The Northern Plains Ethics Institute at North Dakota State hosted the second terrorism panel for the year on Nov. 14 with two expert speakers at the forefront of the conversation. Kara Careaga, a U.S. Immigration and Customs Enforcement (ICE) agent, and Roby Barrett, who is an expert in intelligence and security operations, spoke at the event. The moderator for the event was Jeffrey Bumgarner, the head of the criminal justice and political science and department. Barrett was unable to be present for the event, so he used Skype to partake in the conversation.
Barrett said that since 9/11 the United States has been “playing whack-a-mole” when it comes to dealing with terrorism. He said this approach stems from our invasion of both Iraq and Afghanistan and that it was a mistake. Now, according to Barrett, the program is focused on taking out key elements in the hopes of protecting the homeland. Barrett said this approach limits the United States’ scope and it should expand to include long-term strategy.
There are many threats facing our country abroad, and Barrett said the United States needs to look at each situation on a case-by-case basis to determine whether action is required. In Iraq and Syria, Bumgarner said our nation-building strategies are too Western-centric. Bumgarner said the monarchies in the Middle East, like Saudi Arabia, have better human rights records than the republics, despite the fact that monarchies are not a Western style of government.
Barrett also said more strategic small special operations need to be employed rather than large ground insurgencies like in Iraq and Afghanistan. Small assassinations and military action that could not be carried out in the United States could prevent those people from reaching the United States, according to Barrett.
“Unfortunately, when administrations start making policy to disregard laws, that’s when things get very gray and confusing and a little scary.”
– Kara Careaga
For Careaga, the dominant technique in her field of law enforcement for dealing with domestic terrorism is tightening the rules for foreign citizens entering the country. This might not be popular, but Careaga said, “If we’re talking about safety and not political correctness or feelings, we have to look at the statistics.” Careaga used the “Muslim ban” as an example and said the countries on the list are not all Muslim majority countries, but they all have a bad track record when it comes to record keeping, harboring terrorism and non-cooperation with the U.S.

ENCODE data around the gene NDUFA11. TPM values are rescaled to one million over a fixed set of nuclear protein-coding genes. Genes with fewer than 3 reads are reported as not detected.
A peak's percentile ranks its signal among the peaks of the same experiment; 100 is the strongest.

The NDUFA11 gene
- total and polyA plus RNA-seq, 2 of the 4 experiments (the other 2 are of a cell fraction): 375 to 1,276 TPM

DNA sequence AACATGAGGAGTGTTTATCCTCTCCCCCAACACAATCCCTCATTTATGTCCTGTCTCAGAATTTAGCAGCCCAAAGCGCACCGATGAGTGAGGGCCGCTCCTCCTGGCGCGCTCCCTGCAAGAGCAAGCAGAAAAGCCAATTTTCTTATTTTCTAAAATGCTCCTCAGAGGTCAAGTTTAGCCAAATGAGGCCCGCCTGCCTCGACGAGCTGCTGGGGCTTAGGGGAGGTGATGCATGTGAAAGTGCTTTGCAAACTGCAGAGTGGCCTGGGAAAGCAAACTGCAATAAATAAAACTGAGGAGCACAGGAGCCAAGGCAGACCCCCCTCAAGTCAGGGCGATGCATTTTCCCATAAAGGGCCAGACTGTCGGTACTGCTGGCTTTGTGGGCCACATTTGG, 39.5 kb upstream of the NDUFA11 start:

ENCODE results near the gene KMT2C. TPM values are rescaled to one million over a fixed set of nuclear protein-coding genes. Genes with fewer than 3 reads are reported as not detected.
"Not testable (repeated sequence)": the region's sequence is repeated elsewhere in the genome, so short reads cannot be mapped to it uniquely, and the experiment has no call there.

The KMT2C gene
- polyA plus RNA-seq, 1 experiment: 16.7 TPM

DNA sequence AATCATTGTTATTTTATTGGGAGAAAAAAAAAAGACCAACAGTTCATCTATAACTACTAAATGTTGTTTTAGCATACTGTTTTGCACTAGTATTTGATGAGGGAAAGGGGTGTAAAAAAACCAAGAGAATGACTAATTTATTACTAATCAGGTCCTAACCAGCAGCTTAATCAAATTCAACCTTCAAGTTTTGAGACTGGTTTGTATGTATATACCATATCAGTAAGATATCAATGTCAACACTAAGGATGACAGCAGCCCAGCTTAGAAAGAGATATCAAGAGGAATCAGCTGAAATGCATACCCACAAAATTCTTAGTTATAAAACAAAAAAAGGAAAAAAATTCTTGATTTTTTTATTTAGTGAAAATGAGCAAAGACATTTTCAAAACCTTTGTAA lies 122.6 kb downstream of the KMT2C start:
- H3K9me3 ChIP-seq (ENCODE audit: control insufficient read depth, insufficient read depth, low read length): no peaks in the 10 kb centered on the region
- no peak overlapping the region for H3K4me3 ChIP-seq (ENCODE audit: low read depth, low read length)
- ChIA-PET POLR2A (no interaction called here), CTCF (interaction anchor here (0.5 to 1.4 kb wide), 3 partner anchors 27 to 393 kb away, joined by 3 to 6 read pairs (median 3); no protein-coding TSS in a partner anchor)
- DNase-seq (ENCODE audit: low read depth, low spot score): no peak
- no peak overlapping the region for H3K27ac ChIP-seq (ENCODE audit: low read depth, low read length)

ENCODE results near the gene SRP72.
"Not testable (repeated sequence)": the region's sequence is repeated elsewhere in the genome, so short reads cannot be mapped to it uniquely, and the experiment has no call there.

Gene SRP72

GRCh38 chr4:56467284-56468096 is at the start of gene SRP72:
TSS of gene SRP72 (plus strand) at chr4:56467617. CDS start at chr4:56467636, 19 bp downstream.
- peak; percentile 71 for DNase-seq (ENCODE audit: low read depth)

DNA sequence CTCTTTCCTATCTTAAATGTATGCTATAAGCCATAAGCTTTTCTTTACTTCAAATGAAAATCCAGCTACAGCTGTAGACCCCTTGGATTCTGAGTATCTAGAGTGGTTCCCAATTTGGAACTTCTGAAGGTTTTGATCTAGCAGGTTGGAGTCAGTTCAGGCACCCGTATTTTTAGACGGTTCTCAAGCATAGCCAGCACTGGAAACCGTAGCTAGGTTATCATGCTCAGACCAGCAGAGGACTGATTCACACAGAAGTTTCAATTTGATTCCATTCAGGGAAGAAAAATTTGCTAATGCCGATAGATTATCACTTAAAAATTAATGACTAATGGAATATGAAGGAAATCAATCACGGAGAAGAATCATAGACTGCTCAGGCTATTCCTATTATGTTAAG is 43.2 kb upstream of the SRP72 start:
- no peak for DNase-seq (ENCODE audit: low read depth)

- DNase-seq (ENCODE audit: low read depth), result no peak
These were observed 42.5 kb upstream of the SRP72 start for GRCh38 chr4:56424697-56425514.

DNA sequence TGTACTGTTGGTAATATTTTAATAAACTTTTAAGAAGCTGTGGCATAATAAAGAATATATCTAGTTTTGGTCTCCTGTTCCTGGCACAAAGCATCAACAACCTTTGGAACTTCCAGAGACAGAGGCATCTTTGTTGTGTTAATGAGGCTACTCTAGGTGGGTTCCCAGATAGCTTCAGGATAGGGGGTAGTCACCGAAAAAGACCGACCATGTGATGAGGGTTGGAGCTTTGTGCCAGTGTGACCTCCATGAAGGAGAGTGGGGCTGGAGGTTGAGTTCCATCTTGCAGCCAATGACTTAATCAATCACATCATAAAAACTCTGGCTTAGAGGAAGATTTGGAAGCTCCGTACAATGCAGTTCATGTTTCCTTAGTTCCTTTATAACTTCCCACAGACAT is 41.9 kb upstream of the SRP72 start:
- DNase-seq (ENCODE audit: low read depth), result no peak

A large issue that Careaga said she faces is that the attorney general for different states and administrations don’t always follow the rule of law. Careaga said law enforcement should be able to rely on their higher-ups backing them up, but she said they don’t always stick to the script. “Unfortunately, when administrations start making policy to disregard laws, that’s when things get very gray and confusing and a little scary,” Careaga said.
In the case of the Obama administration, Careaga said she has heard that former President Barack Obama deported more people than any other modern president, which is something she disputed. Careaga said the public might be conflating a process where people are barred from entry into the United States without actually being arrested. They are brought into the country and then deported. It was actually very difficult to deport people during the Obama years, according to Careaga. “Basically, our hands were tied. We could have violent criminals that are here illegally, and we were not allowed to deport them,” Careaga said.
An issue that both speakers agreed on and that Bumgarner said was an understatement was that the United States and its allies have not only a great system, but also a system like no other. Navigating the cultures, laws and ethics of non-Western countries is key to tackling these problems.